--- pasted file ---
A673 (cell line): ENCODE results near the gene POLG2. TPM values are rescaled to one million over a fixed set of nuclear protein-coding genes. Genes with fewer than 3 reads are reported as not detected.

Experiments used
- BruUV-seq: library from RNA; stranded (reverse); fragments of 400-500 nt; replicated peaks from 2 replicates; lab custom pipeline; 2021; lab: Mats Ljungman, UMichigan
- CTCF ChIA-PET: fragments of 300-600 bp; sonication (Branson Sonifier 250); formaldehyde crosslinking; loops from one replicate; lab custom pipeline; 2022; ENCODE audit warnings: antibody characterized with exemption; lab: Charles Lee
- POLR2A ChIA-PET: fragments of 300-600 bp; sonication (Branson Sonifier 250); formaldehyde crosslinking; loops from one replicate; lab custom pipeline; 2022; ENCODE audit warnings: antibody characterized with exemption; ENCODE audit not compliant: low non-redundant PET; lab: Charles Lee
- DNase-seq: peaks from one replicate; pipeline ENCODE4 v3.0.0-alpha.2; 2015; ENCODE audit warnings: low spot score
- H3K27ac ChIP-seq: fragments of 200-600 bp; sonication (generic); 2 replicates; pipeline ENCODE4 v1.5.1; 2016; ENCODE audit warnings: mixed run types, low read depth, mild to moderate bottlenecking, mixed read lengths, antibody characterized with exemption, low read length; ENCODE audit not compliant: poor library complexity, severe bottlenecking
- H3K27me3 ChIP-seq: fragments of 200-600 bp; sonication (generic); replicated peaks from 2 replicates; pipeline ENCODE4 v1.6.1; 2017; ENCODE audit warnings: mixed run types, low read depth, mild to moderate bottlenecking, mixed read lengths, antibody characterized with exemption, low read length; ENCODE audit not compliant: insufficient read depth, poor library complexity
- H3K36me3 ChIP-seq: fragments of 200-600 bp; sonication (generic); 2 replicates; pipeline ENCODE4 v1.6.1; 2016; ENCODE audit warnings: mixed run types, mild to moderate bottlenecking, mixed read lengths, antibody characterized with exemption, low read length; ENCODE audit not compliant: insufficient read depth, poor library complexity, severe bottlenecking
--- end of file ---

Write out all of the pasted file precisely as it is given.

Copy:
A673 (cell line): ENCODE results near the gene POLG2. TPM values are rescaled to one million over a fixed set of nuclear protein-coding genes. Genes with fewer than 3 reads are reported as not detected.

Experiments used
- BruUV-seq: library from RNA; stranded (reverse); fragments of 400-500 nt; replicated peaks from 2 replicates; lab custom pipeline; 2021; lab: Mats Ljungman, UMichigan
- CTCF ChIA-PET: fragments of 300-600 bp; sonication (Branson Sonifier 250); formaldehyde crosslinking; loops from one replicate; lab custom pipeline; 2022; ENCODE audit warnings: antibody characterized with exemption; lab: Charles Lee
- POLR2A ChIA-PET: fragments of 300-600 bp; sonication (Branson Sonifier 250); formaldehyde crosslinking; loops from one replicate; lab custom pipeline; 2022; ENCODE audit warnings: antibody characterized with exemption; ENCODE audit not compliant: low non-redundant PET; lab: Charles Lee
- DNase-seq: peaks from one replicate; pipeline ENCODE4 v3.0.0-alpha.2; 2015; ENCODE audit warnings: low spot score
- H3K27ac ChIP-seq: fragments of 200-600 bp; sonication (generic); 2 replicates; pipeline ENCODE4 v1.5.1; 2016; ENCODE audit warnings: mixed run types, low read depth, mild to moderate bottlenecking, mixed read lengths, antibody characterized with exemption, low read length; ENCODE audit not compliant: poor library complexity, severe bottlenecking
- H3K27me3 ChIP-seq: fragments of 200-600 bp; sonication (generic); replicated peaks from 2 replicates; pipeline ENCODE4 v1.6.1; 2017; ENCODE audit warnings: mixed run types, low read depth, mild to moderate bottlenecking, mixed read lengths, antibody characterized with exemption, low read length; ENCODE audit not compliant: insufficient read depth, poor library complexity
- H3K36me3 ChIP-seq: fragments of 200-600 bp; sonication (generic); 2 replicates; pipeline ENCODE4 v1.6.1; 2016; ENCODE audit warnings: mixed run types, mild to moderate bottlenecking, mixed read lengths, antibody characterized with exemption, low read length; ENCODE audit not compliant: insufficient read depth, poor library complexity, severe bottlenecking